The Left, Cornered

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By Felipe Burbano de Lara

Recently, the Latin American left suffered a major political blow when its key figure, the emblematic Luis Inácio Lula da Silva, was directly implicated in a corruption scandal involving Brazilian state company Petrobras. With Lula’s successor at its head, the management of the Workers Party (PT for its Portuguese acronym) hangs by a thread. On Sunday, huge demonstrations in major cities demanded the dismissal of Dilma Rousseff, adding social pressure to the impeachment request that is pending in the House of Representatives.

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Corruption and a mishandled economic crisis, especially with regard to fiscal policy, are the two key issues undermining the prestige of PT and putting the continuity of its government at serious risk. Within Latin America’s swing to the left, PT is not the only movement or party facing similar difficulties or worse. In Venezuela, the leftist trend has taken an apocalyptic and dramatic turn, with food and medicine shortages leaving the country on the brink of a humanitarian crisis. It’s impossible to imagine a ruling elite more incapable, irresponsible and immoral in the management of government than the Unified Socialist Party of Venezuela. Argentina is experiencing a complicated transition after the end of Kirchner-ism, with the economy forced to undergo a series of simultaneous adjustments to deal with the currency crisis, fiscal deficit, inflation and bureaucratic hypertrophy. Furthermore, the former President and some of her closest associates have been accused of making unjustified capital gains: the net worth of the Kirchner family alone rose from $7 million in 2003 to $64.6 million in 2014.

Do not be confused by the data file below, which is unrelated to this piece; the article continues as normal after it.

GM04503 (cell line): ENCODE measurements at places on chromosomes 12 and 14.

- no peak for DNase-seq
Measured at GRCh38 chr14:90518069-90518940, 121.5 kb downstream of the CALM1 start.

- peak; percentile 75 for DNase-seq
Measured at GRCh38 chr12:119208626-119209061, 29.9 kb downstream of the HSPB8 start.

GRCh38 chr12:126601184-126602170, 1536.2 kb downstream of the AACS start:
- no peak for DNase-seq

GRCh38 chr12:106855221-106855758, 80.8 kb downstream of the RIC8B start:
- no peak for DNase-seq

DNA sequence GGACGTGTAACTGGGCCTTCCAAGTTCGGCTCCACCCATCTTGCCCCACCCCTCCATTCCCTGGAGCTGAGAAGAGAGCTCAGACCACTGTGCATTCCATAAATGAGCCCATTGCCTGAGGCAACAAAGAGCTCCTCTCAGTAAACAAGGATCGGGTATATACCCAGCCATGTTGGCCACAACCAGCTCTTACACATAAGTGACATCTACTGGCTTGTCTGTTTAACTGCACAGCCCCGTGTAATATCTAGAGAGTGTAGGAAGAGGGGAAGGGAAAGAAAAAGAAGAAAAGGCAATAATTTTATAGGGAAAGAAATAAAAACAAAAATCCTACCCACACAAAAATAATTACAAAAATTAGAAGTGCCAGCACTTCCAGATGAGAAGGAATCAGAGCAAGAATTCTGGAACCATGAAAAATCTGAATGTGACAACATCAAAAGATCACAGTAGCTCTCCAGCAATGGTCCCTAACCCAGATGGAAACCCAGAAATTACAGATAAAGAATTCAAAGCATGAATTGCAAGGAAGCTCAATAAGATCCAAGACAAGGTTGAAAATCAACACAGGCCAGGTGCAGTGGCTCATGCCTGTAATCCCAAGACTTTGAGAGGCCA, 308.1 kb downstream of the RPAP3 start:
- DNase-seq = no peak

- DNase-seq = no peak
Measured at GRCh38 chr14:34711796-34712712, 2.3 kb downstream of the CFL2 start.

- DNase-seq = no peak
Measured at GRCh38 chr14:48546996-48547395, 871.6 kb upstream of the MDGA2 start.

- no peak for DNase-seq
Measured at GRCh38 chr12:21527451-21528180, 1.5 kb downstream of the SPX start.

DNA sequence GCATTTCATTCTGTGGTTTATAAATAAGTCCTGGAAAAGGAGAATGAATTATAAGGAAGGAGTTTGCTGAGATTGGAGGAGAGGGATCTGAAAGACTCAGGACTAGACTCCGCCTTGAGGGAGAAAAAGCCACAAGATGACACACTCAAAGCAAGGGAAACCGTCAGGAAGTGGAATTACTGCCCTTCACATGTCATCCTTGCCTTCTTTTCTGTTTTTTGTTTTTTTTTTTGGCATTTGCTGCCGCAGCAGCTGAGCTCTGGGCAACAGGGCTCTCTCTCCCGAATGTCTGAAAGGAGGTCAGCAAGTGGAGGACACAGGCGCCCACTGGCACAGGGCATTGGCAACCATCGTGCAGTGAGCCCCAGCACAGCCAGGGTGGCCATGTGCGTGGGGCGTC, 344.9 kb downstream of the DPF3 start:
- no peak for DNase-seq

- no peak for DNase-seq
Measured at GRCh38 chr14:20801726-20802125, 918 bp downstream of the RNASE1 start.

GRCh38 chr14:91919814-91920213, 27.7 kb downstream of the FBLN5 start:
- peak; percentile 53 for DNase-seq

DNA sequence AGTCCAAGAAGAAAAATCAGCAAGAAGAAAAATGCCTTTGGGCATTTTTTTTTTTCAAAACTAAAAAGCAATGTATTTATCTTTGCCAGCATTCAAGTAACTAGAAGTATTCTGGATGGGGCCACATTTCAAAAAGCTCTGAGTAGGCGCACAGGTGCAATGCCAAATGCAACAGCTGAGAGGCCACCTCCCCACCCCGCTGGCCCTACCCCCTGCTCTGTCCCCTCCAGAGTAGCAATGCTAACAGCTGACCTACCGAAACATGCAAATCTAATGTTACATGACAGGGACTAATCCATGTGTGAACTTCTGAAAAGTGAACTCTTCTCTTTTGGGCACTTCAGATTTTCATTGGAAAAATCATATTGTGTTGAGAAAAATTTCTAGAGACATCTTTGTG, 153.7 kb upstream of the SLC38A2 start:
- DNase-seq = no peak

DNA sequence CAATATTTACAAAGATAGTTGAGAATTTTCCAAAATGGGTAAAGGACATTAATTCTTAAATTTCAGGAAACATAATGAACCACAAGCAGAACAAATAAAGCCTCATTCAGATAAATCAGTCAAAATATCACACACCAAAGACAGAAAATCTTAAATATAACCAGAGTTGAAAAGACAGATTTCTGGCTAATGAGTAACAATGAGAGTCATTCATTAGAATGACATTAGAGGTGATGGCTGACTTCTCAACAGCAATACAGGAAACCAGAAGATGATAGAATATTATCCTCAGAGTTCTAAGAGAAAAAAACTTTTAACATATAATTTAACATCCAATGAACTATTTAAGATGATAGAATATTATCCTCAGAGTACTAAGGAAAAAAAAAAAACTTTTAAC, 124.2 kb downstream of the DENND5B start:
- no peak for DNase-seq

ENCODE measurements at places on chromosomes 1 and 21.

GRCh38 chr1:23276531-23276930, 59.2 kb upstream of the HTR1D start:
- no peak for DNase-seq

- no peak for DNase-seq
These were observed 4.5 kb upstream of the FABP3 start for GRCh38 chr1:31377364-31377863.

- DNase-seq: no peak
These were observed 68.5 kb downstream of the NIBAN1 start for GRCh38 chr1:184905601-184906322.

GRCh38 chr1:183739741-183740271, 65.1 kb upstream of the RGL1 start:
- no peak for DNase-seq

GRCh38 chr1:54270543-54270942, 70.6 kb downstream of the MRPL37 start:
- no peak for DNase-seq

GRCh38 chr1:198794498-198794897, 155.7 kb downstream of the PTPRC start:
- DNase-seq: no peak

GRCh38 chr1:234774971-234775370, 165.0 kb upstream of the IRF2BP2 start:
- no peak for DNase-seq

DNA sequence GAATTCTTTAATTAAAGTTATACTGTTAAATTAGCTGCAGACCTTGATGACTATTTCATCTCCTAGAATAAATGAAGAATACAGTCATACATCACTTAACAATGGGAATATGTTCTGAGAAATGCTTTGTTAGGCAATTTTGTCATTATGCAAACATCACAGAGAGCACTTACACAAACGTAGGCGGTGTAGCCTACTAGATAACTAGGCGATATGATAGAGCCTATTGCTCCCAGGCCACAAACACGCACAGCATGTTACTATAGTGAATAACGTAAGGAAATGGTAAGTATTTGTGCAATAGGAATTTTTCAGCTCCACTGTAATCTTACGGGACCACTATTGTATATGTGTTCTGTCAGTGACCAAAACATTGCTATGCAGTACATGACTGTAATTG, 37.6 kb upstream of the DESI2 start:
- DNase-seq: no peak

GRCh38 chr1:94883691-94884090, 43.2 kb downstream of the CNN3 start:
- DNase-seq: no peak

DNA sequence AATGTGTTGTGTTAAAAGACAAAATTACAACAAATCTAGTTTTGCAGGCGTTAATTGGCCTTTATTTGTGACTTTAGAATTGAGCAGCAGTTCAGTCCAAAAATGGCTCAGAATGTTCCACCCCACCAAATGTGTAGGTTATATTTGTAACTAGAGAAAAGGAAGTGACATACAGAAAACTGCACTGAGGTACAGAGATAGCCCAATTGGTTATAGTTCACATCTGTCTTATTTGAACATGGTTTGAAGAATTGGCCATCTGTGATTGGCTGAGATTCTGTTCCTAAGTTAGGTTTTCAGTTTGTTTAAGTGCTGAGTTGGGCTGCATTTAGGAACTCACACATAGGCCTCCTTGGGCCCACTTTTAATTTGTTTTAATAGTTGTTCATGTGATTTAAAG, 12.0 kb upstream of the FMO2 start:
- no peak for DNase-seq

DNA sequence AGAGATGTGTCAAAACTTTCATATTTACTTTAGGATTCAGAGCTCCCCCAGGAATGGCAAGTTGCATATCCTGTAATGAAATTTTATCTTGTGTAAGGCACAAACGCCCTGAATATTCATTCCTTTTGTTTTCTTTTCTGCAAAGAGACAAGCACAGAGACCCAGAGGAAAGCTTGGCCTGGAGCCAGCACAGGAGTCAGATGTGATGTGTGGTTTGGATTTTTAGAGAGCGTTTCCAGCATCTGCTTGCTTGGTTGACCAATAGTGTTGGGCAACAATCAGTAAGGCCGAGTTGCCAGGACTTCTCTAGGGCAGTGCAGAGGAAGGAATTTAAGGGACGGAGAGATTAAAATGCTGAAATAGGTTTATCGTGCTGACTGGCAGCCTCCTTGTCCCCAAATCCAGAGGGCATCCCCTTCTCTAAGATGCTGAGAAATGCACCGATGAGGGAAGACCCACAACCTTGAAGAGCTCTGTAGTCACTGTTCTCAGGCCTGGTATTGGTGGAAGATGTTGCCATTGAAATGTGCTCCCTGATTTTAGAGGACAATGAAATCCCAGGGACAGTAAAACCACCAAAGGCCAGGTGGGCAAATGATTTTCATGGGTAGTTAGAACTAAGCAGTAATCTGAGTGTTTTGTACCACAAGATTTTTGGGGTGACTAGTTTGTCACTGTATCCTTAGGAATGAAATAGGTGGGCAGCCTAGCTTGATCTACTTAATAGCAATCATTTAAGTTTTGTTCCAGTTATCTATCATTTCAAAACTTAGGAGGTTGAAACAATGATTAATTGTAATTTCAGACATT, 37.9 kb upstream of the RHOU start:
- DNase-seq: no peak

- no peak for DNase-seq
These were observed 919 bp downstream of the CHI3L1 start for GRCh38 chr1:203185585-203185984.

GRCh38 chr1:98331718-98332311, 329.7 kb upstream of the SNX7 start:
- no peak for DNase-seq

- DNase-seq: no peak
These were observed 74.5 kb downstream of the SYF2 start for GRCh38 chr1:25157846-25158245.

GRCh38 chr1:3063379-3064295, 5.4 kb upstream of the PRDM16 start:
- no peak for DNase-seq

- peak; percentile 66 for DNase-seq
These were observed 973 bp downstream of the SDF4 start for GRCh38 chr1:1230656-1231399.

Ecuador is in the midst of an economic crisis arising from an external shock, no doubt, but also from the prolonged waste of state resources and a global economic imbalance that has left the private sector too weak, demobilized, and lacking investment to tackle the crisis. And Bolivia, with Morales at its head, now faces a scandal over influence peddling, after an ex-lover of the President was appointed as commercial manager of a Chinese company with over $500m in State contracts. Before this latest controversy, Bolivia’s Movement for Socialism (MAS) was rocked by scandals involving the use of resources from the Indigenous Fund.

All these cases involve the mishandling of an economic cycle of prosperity; allegations of corruption; aspirations of wealth in presidential inner circles; and ambitions for social advancement that Marxists would call petty bourgeois. For one enormous example, we need only look at the Vice President of Bolivia, one of Latin American left’s most respected intellectuals, whose nuptials in La Paz rivaled any European royal wedding.

The combined sins of the left, the corruption, the eagerness for wealth and social advancement at any cost, are insurmountable. They destroy the myth of being , for purely ideological reasons, believing themselves far removed from vulgar, petty, capitalist and bourgeois vices; bearers of a higher moral code. Accustomed to leaders with strong personalities who put themselves above the law and institutions, the left has generated immoral power networks around its superheroes that undermine the movement’s prestige and credibility.

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